The appetizer bread in Baking Style is delicious. If I want to customize it with other items, rather than salami (or pepperoni), what ingredients would you suggest? Even though you say that the bread should be served on baking day, it was also wonderful the next day.
This savory bread (page 440, and following page) from Baking Style: Art, Craft, Recipes is casual and so good with a glass of wine, or a leafy, herb-flecked salad. The salami (or pepperoni), Provolone, and Pecorino Romano may be replaced by other items, though it is preferable to either use cheese plus a charcuterie ingredient or cheese alone (one or a mix of two or three varieties). Either smoked ham or smoked turkey–cut into cubes–would be a good substitute for the salami; minced fresh herbs can be worked into the dough with the cheese; or diced onions pan-fried until golden in a little olive oil would make a tasty addition. And don’t forget to use the oil and cheese finish–it’s lovely.
read about noteworthy cookbooks
Fika: The Art of the Swedish Coffee Break, by Anna Brones and Johanna Kindvall (Berkeley: Ten Speed Press, 20015), $17.99
The Swedish tradition of fika, described as the cultural custom of taking a break in the a.m. or p.m. to enjoy coffee and a sweet (or savory) accompaniment singly or with friends, is a tradition worth embracing. This is not an on-the-run, grab-and-go event, but one which encompasses more than a few minutes to savor the present.
In Fika: The Art of the Swedish Coffee Break, authors Anna Brones and Johanna Kindvall reveal the way to relax and enjoy–by learning about the history and recipes that support the occasion of sharing food and drink. What a delight it is to be reminded of this simple pleasure and, most of all, learn that one of the cornerstones of the experience evolves from a goody you bake yourself (very wise).
In five charming chapters (“a history of Swedish coffee,” “modern-day fika,” “the outdoor season,” “celebrating more than the everyday,” and “bread, sandwiches, and fika as a snack”) Fika points the way and, in short order, will have you assembling ingredients and setting out the china coffee cups. Of particular interest is the recipe for semlor, the luscious Swedish cream buns–cardamon-scented and almondy, and sure to set the mood to celebrate the spirit of the day.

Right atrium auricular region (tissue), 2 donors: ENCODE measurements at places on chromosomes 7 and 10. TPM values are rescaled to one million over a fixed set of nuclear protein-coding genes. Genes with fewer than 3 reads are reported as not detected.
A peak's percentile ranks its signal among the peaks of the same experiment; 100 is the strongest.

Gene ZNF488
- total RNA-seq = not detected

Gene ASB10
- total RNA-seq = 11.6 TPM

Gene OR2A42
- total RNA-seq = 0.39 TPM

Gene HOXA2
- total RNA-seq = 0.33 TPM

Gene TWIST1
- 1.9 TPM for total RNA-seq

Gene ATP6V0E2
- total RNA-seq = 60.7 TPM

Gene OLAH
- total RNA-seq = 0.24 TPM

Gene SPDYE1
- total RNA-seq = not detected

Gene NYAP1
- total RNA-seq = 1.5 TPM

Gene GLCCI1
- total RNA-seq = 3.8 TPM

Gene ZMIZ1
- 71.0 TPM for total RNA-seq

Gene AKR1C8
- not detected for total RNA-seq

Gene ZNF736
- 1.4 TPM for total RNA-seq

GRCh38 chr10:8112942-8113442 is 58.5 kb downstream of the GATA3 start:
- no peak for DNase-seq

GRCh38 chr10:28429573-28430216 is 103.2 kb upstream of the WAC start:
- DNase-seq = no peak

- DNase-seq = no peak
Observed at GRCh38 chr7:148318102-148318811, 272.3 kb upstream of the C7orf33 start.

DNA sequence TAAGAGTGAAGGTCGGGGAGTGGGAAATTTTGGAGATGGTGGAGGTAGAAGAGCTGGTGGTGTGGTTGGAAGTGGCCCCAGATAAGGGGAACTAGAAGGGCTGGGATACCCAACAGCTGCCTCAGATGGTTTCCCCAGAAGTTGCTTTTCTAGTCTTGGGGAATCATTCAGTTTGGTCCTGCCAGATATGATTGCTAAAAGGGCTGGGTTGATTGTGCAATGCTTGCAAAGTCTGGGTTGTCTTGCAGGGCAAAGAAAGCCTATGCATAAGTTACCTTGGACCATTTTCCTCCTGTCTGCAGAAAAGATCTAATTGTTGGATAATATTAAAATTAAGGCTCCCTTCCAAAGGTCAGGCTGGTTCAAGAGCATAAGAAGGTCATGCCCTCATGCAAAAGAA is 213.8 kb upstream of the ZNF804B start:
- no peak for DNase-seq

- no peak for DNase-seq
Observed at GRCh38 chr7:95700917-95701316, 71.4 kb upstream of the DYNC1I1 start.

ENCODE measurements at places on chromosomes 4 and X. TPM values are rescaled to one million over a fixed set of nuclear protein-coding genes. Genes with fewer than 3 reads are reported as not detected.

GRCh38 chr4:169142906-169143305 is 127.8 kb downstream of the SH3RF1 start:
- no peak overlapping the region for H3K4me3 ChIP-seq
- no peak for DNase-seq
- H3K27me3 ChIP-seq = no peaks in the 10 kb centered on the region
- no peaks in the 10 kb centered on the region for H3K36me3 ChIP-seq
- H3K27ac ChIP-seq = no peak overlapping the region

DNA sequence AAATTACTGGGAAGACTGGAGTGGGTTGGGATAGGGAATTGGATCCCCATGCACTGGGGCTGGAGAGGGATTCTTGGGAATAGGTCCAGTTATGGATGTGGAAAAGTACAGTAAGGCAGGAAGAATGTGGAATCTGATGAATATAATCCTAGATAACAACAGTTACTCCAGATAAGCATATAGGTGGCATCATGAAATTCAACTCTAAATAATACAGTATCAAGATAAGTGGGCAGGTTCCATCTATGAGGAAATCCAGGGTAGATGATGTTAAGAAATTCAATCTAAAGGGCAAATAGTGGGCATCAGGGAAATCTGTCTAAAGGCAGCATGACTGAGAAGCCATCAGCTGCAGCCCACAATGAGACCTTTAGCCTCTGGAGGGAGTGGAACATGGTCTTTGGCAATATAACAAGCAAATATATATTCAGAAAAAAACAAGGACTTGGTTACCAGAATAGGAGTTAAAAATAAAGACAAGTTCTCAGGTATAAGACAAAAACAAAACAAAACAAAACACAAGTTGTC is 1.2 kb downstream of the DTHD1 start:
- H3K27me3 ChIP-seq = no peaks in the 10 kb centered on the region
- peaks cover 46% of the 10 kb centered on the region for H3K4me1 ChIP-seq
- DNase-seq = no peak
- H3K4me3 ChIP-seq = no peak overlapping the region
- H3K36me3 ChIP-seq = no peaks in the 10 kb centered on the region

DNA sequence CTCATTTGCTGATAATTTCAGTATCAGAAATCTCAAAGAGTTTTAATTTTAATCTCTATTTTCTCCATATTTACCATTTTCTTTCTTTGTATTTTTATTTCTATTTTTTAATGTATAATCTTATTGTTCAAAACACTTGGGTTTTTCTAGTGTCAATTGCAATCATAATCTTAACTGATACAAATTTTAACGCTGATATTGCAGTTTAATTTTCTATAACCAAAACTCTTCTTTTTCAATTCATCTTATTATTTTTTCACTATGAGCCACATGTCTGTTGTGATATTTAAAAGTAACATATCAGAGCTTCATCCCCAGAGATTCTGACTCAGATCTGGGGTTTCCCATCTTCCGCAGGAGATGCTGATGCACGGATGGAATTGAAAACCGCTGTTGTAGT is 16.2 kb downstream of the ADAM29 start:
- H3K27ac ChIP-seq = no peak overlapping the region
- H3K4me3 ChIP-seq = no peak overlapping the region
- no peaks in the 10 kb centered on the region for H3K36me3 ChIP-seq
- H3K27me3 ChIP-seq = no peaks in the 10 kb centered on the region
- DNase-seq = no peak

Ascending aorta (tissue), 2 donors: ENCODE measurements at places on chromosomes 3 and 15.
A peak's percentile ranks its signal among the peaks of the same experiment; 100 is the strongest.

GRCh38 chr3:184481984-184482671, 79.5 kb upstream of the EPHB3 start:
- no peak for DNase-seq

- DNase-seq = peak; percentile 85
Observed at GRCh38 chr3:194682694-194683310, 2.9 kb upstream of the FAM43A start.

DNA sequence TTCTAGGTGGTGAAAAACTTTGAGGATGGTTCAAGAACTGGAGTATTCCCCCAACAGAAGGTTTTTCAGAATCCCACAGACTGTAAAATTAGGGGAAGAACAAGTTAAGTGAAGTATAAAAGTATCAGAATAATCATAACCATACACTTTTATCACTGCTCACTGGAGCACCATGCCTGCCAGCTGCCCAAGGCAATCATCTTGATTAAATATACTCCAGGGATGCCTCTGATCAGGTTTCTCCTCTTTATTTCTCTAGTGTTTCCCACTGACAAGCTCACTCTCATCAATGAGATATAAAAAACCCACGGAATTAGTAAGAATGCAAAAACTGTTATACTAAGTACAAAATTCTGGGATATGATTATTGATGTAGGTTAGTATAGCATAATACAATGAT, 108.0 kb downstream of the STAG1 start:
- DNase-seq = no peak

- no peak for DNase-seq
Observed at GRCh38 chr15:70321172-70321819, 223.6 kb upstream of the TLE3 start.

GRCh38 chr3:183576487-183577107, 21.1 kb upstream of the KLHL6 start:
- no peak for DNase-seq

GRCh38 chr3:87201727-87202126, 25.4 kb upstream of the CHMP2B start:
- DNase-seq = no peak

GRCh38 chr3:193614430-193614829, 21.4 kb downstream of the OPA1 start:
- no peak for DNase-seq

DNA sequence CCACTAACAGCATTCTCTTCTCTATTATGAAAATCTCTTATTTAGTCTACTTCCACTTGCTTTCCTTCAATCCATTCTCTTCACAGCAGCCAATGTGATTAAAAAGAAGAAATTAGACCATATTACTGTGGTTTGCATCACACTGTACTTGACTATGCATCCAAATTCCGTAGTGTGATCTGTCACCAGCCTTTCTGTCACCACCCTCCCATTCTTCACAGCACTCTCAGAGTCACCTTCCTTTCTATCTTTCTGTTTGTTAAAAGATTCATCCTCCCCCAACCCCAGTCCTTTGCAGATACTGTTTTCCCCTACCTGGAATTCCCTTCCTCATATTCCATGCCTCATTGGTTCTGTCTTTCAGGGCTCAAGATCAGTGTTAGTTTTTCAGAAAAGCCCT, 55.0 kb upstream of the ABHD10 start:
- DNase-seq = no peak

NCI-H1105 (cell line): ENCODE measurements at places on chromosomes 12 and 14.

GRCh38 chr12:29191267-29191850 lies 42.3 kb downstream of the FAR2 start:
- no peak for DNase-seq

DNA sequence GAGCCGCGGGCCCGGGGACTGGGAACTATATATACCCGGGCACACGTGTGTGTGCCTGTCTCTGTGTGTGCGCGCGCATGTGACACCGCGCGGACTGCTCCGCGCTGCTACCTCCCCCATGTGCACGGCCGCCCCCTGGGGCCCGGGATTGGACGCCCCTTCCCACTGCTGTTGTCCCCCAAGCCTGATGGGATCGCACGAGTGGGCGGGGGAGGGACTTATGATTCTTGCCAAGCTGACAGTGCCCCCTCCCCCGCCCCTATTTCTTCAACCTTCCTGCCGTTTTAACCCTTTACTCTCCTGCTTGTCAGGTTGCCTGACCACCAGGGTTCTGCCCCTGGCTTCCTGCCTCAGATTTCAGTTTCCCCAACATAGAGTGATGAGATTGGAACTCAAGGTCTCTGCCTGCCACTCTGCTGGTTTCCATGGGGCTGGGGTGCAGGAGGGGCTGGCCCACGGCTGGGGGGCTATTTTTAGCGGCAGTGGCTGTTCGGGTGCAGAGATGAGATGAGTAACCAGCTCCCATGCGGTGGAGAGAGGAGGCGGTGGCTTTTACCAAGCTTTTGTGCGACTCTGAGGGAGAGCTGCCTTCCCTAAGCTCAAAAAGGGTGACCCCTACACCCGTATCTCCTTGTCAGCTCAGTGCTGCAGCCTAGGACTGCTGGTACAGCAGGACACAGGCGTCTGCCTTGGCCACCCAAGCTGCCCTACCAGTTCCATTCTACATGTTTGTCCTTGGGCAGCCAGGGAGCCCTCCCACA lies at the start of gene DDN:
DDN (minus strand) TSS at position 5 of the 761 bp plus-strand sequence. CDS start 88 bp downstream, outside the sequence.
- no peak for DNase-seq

So you think you know how to make a first-rate grilled cheese sandwich? Do you thoughtfully combine three types of cheese? Choose bread that heightens the cheese? Select the correct weight of pan? Are you, overall, cheese-savvy? For all of that, and more, Cowgirl Creamery Cooks by Sue Conley and Peggy Smith should rest on your cookbook shelf, if only for the full menu of recipes, then to be educated in the art and science of cheese.
Cowgirl Creamery, in the business of producing artisanal cheeses, turns their collective spirit into a stunning volume of recipes: For the record, Cowgirl Creamery Cooks will have you sighing over and bookmarking the “Simple, Classic Grilled Cheese” (made of Fromage Blanc, Cheddar, and Monterey Jack), Mary Loh’s Cheese Wafers (buttery, flavorful), and “Rustic Cheese and Onion Galettes, Two Ways” (pastry cloaked in an oniony tangle of grated cheese)–as well as upping your selection of cheese at home.
The personal history of how Cowgirl Creamery came to be, discovered in “Go West, Young Cowgirls,” will, at the very least, offer insight into the depth, cooking style, and determination of the individuals. The reader/cook will be fully brought into the picture, from the relationship with the dairy farmers and “milk animals” along with a fascinating understanding about seasonal dairy flavors impacting the resulting cheeses.
At first, you might not get drawn into the story of the synergy of cheesemakers and dairy farmers, because, well, the recipes are so resplendent. Then, having devoured “Cantina Salami Sandwich with Sautéed Greens and Aged Gouda,” surely there will be time to dip into such educating text (equally rich, but in information) as “Understanding Butterfat on Labels.”